The year was 2004. 52 million people watched the Friends finale, the Red Sox finally broke the curse, American Idol and Survivor were the most popular reality shows, (OK, let’s just ignore that one) MySpace was positioned to become the most important social media platform ever, and Burger King made history with the Subservient Chicken campaign — the revolutionary, first of its kind viral marketing website which showed big companies that maybe there was something to this whole “internet” thing, after all.
And now they’re bringing it back. Because as it turns out, in 2004 people also liked fast food a whole lot more than they do now. From the AP:
Burger King, like other traditional fast-food chains, is struggling to boost sales as well. As for attention on social media, the chain’s most memorable recent moment in the spotlight may have been when its Twitter account was hacked. The hacker changed its profile picture to the McDonald’s logo and tweeted messages containing obscenities, references to drug use and racial epithets.
If you’ll recall, the original campaign, which was created by Crispin Porter + Bogusky to help promote BK’s TenderCrisp sandwiches under the guise “chicken the way you like it,” displayed a creepy human-sized chicken dressed in garters who performed hundreds of pre-recorded tasks such as moonwalking and doing pushups that could be typed in by visitors. The whole thing had a creepy Myst/snuff film vibe to it, and — at the time, working in a cubicle farm — my coworkers and I felt like we had struck gold.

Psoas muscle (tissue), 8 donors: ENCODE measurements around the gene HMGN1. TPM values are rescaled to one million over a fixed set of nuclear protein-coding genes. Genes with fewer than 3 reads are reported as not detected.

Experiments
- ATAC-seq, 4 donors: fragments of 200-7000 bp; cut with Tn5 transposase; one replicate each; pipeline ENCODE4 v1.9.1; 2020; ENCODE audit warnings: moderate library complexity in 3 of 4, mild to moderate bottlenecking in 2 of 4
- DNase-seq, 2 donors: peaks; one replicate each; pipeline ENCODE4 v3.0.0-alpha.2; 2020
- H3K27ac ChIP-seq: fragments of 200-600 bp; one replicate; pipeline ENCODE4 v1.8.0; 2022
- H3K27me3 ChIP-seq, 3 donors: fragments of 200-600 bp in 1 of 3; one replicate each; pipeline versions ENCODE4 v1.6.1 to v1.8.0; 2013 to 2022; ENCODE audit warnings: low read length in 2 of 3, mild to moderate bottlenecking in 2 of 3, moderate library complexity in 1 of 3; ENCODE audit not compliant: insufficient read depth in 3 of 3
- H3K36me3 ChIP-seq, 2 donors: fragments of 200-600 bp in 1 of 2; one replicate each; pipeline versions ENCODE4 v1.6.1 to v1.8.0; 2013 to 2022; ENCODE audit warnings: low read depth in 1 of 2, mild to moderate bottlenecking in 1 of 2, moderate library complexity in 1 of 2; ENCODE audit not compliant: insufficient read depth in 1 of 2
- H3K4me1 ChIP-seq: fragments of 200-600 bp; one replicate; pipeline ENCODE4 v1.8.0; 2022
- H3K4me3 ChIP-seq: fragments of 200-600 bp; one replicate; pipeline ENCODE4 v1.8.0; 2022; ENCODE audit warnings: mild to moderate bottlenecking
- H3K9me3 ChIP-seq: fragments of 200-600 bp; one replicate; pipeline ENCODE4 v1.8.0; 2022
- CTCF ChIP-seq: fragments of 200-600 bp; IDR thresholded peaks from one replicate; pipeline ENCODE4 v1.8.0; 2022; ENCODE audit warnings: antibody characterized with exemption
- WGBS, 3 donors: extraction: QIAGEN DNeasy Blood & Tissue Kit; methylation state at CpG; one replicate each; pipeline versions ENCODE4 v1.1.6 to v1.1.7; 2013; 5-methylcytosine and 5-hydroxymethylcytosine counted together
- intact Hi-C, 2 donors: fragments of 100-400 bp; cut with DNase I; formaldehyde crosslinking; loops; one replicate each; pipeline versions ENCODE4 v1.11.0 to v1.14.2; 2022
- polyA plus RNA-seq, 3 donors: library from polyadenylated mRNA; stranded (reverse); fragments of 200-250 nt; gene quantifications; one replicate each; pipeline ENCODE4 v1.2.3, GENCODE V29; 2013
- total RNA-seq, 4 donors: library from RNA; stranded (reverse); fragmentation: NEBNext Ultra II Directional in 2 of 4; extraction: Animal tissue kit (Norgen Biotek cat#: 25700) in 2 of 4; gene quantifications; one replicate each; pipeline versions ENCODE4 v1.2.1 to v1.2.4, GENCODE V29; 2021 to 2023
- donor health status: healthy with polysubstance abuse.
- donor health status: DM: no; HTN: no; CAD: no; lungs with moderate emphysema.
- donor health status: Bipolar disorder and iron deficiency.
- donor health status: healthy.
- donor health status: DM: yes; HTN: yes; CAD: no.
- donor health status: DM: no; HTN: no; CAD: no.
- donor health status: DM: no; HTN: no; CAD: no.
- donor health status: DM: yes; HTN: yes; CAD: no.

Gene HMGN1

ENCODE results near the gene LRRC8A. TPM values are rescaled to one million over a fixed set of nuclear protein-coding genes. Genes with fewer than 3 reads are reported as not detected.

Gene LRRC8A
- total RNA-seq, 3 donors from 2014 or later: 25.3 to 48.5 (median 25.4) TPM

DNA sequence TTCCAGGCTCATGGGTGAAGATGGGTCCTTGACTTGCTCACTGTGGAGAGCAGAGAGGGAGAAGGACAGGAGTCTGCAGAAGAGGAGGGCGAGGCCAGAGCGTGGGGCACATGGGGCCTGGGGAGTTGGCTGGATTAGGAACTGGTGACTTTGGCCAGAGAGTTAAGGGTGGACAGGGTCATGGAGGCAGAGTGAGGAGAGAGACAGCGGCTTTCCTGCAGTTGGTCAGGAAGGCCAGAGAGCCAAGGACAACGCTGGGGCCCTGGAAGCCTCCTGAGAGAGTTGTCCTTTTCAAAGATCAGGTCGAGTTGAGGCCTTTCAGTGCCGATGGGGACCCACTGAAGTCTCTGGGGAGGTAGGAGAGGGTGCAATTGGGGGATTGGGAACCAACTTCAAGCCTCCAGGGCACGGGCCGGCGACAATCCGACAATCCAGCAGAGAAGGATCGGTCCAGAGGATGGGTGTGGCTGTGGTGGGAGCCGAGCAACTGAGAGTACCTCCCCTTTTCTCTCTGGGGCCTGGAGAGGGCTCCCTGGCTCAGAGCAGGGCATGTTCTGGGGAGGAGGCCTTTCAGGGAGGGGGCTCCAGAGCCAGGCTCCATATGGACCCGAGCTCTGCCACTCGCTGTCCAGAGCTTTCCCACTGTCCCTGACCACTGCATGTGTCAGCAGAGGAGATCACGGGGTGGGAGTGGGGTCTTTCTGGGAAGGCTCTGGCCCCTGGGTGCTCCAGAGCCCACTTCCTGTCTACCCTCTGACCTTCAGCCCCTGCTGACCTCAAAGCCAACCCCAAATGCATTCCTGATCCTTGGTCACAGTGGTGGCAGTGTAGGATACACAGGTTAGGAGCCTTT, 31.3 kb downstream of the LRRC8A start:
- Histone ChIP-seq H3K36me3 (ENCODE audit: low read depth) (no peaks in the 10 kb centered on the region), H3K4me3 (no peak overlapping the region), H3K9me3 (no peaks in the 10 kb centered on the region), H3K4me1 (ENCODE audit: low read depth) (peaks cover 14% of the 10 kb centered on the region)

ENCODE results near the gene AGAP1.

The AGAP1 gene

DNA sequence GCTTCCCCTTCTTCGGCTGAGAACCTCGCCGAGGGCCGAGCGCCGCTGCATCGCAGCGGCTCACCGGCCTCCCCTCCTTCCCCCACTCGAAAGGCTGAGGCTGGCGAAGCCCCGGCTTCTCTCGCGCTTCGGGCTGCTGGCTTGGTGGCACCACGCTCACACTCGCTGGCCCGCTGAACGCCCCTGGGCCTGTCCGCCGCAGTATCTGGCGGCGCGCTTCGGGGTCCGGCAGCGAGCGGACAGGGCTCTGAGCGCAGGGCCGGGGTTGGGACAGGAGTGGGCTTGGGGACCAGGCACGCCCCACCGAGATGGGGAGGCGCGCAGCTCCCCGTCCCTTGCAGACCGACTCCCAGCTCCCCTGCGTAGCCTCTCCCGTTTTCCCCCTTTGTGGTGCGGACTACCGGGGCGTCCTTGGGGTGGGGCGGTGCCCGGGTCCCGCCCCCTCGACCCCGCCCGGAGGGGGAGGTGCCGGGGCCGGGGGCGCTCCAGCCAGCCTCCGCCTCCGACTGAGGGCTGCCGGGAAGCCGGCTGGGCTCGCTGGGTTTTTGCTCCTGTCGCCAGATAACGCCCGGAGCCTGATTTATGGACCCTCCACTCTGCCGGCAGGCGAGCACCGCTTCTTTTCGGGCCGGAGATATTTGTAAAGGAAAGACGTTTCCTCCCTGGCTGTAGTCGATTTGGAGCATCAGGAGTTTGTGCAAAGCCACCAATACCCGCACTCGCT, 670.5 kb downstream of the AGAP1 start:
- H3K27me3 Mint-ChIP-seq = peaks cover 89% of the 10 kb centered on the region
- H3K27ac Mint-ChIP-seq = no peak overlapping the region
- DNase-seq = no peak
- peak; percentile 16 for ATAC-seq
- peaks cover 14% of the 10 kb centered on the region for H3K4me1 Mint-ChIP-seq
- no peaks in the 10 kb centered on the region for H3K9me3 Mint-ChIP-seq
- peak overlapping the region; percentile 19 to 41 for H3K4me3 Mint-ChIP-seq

The site is already live at www.subservientchicken.com, which displays the empty room where the chicken originally appeared with a pop-up alert for a “Missing Chicken Error” that prompts people to click a “Help Us” button to share on social media. Burger King also intends to air a “short film” this coming Wednesday at 9p.m. to detail the “rise and fall” of the Subservient Chicken.
Eric Hirschhorn, chief marketing officer for Burger King North America, declined to provide details about the video that will be posted Wednesday, but said the idea is that the chicken is “turning the tables” on people. It will include an appearance by Dustin Diamond, the actor best known for playing Screech on the teen sitcom “Saved By the Bell.”
“I don’t want to spoil it, but he’s an incredible addition to the film,” Hirschhorn said.
I don’t know what the Subservient Chicken has been doing over the past ten years but I do know what Dustin Diamond has. All I can say is that if this has anything to do with what I think it does, then I would rather watch every Human Centipede movie back to back before I’d watch Screech give a creepy man-sized chicken a “Dirty Sanchez.”